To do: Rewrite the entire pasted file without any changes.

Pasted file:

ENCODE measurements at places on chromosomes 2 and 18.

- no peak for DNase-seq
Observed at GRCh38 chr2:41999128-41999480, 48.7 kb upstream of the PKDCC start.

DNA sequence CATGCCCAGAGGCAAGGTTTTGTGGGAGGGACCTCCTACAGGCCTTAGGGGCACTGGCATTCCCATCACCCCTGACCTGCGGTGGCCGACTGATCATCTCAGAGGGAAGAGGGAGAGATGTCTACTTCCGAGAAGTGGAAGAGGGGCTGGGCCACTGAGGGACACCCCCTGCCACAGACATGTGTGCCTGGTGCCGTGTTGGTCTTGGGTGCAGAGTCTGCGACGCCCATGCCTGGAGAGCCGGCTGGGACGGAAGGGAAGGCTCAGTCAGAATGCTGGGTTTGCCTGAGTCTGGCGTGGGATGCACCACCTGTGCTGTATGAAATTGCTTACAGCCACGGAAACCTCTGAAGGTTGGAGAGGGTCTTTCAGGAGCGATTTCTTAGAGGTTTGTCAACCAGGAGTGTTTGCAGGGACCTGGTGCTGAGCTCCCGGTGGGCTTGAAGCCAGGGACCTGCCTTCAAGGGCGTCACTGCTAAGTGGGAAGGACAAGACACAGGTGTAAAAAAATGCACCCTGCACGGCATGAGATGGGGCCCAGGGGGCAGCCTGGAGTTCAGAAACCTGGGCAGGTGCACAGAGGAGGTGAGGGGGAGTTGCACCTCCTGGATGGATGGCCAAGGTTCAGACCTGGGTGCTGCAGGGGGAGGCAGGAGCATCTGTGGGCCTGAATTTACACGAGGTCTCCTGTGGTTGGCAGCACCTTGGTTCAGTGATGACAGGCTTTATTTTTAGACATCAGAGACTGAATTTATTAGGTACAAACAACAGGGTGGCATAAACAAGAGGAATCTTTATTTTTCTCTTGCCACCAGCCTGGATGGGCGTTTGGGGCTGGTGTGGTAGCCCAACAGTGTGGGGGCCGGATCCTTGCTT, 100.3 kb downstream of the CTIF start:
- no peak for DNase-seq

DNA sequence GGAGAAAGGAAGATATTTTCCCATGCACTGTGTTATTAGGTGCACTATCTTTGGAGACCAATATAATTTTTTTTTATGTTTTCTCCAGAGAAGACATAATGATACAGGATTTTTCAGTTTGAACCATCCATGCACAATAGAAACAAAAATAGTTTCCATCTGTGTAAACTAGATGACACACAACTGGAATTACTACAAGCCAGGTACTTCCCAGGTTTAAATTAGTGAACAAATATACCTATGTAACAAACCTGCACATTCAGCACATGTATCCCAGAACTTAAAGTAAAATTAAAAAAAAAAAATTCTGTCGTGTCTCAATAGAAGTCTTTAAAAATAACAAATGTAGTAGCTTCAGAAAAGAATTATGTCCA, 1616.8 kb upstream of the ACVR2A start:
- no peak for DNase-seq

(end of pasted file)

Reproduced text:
ENCODE measurements at places on chromosomes 2 and 18.

- no peak for DNase-seq
Observed at GRCh38 chr2:41999128-41999480, 48.7 kb upstream of the PKDCC start.

DNA sequence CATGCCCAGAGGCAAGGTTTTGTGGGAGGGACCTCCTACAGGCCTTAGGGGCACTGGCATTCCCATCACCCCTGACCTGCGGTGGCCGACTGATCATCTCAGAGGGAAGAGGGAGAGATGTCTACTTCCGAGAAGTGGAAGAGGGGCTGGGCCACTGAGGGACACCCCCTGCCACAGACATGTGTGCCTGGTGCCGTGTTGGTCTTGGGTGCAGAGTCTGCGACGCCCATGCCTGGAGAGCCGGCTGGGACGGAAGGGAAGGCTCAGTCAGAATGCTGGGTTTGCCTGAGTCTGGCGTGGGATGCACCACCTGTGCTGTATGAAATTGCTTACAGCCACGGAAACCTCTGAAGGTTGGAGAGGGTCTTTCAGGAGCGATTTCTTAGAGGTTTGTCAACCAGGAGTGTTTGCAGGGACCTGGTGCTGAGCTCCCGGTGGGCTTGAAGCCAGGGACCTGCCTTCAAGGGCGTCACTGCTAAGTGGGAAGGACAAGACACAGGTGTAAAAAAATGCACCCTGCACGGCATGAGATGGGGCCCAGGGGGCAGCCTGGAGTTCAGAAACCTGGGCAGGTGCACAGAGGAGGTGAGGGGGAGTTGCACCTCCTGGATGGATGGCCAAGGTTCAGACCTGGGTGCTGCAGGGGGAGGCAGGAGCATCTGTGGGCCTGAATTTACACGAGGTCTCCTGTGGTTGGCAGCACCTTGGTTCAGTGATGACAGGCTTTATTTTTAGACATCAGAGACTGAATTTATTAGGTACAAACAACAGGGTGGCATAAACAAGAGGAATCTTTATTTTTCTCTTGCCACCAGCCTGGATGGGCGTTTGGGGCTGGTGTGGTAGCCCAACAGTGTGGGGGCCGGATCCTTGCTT, 100.3 kb downstream of the CTIF start:
- no peak for DNase-seq

DNA sequence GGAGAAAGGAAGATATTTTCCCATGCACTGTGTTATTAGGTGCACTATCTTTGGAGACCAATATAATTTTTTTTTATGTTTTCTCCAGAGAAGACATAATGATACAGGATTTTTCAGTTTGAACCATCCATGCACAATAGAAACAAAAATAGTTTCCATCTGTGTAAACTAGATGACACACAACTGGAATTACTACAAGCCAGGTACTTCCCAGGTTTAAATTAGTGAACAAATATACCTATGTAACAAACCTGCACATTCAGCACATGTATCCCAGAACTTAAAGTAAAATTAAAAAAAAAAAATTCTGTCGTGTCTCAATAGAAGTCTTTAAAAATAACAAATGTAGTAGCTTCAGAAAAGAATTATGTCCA, 1616.8 kb upstream of the ACVR2A start:
- no peak for DNase-seq